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A Blind Mare Gives Birth to Her “Prime Time” Foal

Newborn foals sometimes require treatment. The joy and excitement of a new foal in the barn can quickly turn to stress and worry for all those involved. But, the challenges are even greater when the mare is blind. Felica, a sixteen-year-old Hanoverian mare is a valuable mare in her owner’s breeding program. After uveitis took her sight in one eye and glaucoma in the other, her owners decided it was still possible to breed their blind mare. Her foal arrived mid-afternoon right when he was due, earning him the name Prime Time.

 

 

 

 

 

 

 

“Once the mare had foaled we knew we had a challenge with the foal’s ability to stand on his own due to laxity in his hind limbs,” says Sandy his owner. The mare also wanted to stand right over the top of her new foal forcing the owners to stay with the pair around the clock to help the baby stand to nurse and protect him from the blind mare. Within a day, it was apparent he wasn’t properly passing his first stools, called meconium, and straining to urinate. They called out the ambulatory team from Loomis Basin Equine to begin treatment in the field.

 

By the next morning, when the colt had not passed any feces and had a distended abdomen he was referred to the clinic. “I thought they must be filled with dread having to take on a large, blind mare with her foal away from home in a hospital setting,” Sandy admits. But, the clinic is prepared for such situations.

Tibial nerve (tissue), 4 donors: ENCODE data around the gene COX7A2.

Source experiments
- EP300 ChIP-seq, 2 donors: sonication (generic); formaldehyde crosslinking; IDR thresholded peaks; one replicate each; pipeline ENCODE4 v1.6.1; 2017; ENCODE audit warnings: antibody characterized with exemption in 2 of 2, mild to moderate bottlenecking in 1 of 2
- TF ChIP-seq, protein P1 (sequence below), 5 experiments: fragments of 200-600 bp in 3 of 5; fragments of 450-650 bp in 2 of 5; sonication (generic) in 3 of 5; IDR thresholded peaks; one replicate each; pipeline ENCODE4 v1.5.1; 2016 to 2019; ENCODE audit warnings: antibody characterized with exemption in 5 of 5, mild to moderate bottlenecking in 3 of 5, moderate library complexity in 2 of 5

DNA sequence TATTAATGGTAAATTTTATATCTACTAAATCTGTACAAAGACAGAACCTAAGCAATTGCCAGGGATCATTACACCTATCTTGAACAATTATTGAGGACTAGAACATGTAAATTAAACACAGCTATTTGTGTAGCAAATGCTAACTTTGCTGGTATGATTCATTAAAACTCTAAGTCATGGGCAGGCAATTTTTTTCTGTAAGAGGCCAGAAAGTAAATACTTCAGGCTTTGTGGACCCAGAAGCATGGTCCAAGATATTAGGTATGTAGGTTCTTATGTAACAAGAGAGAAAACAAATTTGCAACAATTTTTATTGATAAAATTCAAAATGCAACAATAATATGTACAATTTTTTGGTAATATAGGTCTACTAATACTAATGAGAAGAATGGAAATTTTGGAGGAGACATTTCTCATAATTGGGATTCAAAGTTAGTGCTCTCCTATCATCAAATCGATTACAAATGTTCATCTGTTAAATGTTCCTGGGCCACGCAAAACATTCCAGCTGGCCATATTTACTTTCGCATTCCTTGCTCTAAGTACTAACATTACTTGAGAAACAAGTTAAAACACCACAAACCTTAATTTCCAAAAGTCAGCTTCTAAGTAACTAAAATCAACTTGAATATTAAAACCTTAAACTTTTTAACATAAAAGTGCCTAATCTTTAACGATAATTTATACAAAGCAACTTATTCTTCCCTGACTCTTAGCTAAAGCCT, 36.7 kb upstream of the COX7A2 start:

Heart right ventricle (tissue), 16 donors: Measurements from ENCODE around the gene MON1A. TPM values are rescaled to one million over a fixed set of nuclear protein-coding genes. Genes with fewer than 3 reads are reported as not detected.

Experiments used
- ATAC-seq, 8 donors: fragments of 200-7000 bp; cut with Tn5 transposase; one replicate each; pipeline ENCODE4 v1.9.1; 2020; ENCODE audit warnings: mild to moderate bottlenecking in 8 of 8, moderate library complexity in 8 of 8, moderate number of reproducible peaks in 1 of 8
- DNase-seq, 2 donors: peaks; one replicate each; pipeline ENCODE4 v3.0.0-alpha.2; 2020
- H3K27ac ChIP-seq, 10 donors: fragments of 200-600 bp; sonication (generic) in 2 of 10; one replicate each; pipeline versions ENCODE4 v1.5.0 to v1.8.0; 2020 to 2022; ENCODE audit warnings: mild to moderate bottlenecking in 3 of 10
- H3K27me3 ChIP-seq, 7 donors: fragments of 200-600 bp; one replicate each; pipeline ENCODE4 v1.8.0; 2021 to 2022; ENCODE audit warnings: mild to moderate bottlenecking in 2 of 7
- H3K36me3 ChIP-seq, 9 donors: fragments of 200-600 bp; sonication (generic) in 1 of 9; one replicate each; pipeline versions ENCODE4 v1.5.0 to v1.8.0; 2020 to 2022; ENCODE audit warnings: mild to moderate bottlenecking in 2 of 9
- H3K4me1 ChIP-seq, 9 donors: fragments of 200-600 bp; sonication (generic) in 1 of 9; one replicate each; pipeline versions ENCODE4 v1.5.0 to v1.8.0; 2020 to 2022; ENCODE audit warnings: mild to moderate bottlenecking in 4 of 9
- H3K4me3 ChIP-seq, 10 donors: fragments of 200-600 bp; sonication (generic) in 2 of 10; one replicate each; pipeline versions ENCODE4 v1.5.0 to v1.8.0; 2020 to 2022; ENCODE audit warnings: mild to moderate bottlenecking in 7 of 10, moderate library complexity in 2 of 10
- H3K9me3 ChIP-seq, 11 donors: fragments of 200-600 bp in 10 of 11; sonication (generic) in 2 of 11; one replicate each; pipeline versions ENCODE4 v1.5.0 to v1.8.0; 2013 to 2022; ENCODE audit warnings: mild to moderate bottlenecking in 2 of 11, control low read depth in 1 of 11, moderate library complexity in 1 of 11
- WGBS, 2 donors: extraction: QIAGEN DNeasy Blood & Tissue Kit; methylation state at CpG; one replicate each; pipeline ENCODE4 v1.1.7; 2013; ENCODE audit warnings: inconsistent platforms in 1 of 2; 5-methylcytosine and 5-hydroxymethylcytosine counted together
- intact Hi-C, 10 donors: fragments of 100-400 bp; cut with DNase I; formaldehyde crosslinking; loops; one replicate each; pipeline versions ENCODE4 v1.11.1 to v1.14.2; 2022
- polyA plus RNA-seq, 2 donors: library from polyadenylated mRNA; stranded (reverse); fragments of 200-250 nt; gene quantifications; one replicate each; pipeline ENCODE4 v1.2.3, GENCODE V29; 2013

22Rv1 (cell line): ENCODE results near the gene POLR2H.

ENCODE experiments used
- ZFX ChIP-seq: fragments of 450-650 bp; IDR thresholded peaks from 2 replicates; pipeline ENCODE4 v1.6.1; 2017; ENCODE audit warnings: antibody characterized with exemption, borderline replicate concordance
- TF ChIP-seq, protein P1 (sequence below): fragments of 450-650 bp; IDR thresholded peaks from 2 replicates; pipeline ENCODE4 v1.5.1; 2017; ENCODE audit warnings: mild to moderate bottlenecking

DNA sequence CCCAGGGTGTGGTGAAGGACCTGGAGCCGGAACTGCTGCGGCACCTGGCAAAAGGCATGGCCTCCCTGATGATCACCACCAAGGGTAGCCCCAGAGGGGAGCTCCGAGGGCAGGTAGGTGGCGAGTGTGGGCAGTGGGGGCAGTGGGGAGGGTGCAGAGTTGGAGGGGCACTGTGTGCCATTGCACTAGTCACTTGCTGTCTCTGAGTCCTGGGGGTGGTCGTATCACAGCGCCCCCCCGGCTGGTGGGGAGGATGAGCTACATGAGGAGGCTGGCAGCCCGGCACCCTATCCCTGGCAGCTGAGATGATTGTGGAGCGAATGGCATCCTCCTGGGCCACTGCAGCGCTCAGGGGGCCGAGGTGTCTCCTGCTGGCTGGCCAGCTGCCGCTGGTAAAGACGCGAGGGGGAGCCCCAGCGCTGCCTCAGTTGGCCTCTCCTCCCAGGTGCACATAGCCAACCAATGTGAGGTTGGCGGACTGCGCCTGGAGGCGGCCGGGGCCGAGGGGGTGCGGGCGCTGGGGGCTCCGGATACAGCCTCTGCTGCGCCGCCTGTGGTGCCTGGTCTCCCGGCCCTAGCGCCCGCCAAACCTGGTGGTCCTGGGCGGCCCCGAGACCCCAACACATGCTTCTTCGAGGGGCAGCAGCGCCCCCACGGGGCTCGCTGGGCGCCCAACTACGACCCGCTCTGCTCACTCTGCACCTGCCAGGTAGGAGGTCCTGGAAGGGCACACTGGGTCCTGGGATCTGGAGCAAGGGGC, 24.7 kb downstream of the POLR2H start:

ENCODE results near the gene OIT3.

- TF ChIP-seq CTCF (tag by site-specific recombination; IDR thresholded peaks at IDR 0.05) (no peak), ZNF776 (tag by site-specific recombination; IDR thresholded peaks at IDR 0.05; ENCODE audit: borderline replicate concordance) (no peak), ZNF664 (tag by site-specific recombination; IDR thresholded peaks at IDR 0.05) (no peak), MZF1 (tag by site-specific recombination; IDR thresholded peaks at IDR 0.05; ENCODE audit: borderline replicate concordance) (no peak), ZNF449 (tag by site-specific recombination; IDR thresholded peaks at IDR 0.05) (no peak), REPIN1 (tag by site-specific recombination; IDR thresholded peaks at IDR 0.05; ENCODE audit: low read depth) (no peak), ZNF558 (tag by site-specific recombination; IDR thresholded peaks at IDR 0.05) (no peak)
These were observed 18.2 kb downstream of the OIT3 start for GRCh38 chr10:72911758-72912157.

The mare and foal were received into the neonatal intensive care facility. Prime Time had his own six-foot by five-foot box with a padded floor and sides three and a half feet high over which Felicia, the mare could nuzzle her foal. In his box, the foal could be extensively treated. Through their five day stay, he was catheterized, given intravenous fluids, nutrition, and plasma. Once the meconium impaction had passed, he was gradually reintroduced to nursing. Felicia had tolerated her situation well, even allowing the staff to continue to milk her. Despite being blind, the mare did very well throughout her stay remaining calm and content. Her colt also showed improvement in the laxity of his hind limb tendons.

 

 

 

 

 

It was time to continue the care at home. Sandy built a similar stall separating the foal in a railed box in the stall with his mother. “We could leave them alone and know she wouldn’t step on the baby,” explains Sandy. It facilitated their continued regimen of medicating, and cleaning his umbilical stump. Although he continued to improve, the colt was still at risk for complications and infections. “Unfortunately, the mare did not get the concept of allowing the baby to nurse through the rails of his little box. So, we had to stay on a schedule to supervise his nursing,” Sandy adds. Another adjustment was in the works. “We moved the pair into our indoor arena. With more space, she would stay a safe distance from the colt when he was laying down. We tied a bell to the baby so she could get used to his movements and feel confident where he was.”

 

 

 

Eventually, the pair moved to an outdoor corral, then a pasture. When it was time to wean, Sandy says the foal quickly took to his new companions, but the mare did not like the separation. “I think having a foal was the happiest time for her since going blind. She was not alone and the bond with the foal didn’t require sight to feel his company,” Sandy says adding that they intend to breed the mare again hoping for a less complicated start, but with a toolbox of strategies and the ready help of the staff and doctors at Loomis Basin Equine Medical Center.